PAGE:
Johnathon Swift, (1667 - 1745), author of, Gulliver's Travels, was a really snarky guy. He wrote his novel as a fictitious travel journal, and named his protagonist, Gulliver, from the root word, gullible.
In 1721, he wrote a proposal to Robert Harley, the then Prime Minister of England, in which he penned, "I see no absolute necessity why any language would be perpetually changing,"
But changed it has.
Sadly, many of Shakespeare's puns and jokes are now falling flat, owing to the fact that we no longer speak "Elizabethan." So too, many of his lovely rhymes no longer rhyme as he intended them to.
For instance, the word we know as "knife" came down to us from the later era of Old English, which was spoken between 900 and 1066 A.D., and back then "knife" was pronounced more like "kn ee fer."
Fortunately for us, scholars such as Professor David Crystal, author of The Oxford Dictionary of Original Shakespearean Pronunciation, spent 12 years pouring over Shakespeare' work, updating it for us.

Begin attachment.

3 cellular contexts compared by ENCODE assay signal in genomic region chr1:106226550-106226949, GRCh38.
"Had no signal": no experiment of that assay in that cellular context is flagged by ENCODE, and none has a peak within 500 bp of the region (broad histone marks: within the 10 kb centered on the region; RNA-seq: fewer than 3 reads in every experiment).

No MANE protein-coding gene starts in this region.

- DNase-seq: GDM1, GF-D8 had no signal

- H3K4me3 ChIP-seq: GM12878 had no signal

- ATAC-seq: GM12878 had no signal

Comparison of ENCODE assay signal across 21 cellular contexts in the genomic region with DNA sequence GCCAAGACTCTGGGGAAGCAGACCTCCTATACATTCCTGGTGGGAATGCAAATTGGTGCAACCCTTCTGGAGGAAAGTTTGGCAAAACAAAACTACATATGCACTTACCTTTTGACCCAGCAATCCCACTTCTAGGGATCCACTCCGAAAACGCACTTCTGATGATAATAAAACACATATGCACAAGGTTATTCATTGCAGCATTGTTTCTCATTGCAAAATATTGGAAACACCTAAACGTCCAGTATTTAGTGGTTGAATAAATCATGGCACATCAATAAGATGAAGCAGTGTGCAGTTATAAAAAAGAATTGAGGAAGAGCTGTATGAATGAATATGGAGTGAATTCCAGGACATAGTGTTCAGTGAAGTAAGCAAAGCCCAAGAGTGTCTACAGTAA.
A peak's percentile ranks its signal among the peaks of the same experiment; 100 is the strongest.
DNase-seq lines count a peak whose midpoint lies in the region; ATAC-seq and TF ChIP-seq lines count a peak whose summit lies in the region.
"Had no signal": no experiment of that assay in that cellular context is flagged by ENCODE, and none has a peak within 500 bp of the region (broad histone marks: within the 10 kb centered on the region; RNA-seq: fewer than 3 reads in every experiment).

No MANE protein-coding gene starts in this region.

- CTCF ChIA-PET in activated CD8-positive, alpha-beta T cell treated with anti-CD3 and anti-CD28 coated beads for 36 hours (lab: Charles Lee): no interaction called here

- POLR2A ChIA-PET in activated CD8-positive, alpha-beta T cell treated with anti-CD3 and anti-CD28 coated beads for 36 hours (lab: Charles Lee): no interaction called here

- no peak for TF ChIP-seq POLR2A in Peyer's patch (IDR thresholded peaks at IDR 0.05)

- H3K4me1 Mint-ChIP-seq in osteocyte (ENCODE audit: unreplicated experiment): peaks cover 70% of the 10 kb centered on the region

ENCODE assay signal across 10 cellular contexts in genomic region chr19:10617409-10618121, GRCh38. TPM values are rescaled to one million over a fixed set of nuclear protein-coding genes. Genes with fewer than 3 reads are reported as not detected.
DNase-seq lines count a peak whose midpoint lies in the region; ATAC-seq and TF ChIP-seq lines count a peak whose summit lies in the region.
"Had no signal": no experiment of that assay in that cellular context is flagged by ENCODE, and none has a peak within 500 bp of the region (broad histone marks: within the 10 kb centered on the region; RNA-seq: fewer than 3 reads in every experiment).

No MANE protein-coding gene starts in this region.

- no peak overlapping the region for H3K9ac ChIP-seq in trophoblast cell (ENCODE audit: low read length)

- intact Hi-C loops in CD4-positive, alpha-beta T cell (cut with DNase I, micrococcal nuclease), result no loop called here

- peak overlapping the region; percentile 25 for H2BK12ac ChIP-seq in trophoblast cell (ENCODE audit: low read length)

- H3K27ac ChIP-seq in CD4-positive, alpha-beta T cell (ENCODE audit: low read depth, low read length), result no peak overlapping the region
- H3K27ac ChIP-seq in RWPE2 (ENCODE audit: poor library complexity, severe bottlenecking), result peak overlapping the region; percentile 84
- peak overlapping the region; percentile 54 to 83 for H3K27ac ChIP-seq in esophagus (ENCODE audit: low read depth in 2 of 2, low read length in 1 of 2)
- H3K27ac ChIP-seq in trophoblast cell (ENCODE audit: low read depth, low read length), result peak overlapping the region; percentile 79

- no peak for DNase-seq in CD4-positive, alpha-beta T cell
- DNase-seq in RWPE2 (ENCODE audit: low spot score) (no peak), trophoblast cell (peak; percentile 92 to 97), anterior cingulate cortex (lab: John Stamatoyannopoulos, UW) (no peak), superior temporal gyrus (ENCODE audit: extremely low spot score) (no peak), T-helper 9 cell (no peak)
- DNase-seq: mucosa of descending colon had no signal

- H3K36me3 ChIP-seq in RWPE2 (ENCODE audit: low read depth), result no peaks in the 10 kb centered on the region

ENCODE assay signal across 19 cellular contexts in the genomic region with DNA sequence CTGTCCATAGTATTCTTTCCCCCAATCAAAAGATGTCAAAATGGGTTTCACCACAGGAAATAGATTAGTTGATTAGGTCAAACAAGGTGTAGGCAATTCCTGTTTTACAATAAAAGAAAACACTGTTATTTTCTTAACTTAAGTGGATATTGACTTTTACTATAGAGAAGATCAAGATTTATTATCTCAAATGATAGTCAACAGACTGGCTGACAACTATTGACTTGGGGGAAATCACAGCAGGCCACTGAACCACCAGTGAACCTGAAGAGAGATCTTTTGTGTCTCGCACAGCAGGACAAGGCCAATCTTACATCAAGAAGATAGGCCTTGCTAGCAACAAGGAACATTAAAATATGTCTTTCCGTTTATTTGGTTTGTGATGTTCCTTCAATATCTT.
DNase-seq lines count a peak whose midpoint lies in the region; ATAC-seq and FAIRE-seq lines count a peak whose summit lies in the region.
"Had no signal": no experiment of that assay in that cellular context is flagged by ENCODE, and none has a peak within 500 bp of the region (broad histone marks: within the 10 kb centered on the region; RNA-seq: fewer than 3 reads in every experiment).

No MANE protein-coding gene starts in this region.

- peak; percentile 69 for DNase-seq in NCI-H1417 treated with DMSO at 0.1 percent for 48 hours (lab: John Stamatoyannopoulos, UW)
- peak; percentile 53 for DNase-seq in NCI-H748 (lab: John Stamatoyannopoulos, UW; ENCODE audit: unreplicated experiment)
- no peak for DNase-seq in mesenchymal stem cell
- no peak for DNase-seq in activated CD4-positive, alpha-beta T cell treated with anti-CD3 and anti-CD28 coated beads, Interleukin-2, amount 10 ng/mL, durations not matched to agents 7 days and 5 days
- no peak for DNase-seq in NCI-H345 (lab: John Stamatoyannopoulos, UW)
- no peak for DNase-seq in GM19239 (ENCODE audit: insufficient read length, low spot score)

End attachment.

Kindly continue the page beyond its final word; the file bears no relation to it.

Together with his thespian son, Ben Crystal, they have produced a delightful video for The Open University through which we can still experience Shakespeare's plays in their original form, (shown here).
They also explain such ironic phrases as, "Brevity is the soul of wit," as spoken by Polonius in Act 2, Scene 2 of Hamlet. The joke is, old Polonius was never brief, and "wit" refers to a quick, playful mind.
Considering the ever evolving nature of the English language, I do wonder how my work might be perceived one hundred years from now. Ah well. The best that I can do is to do my very best, today.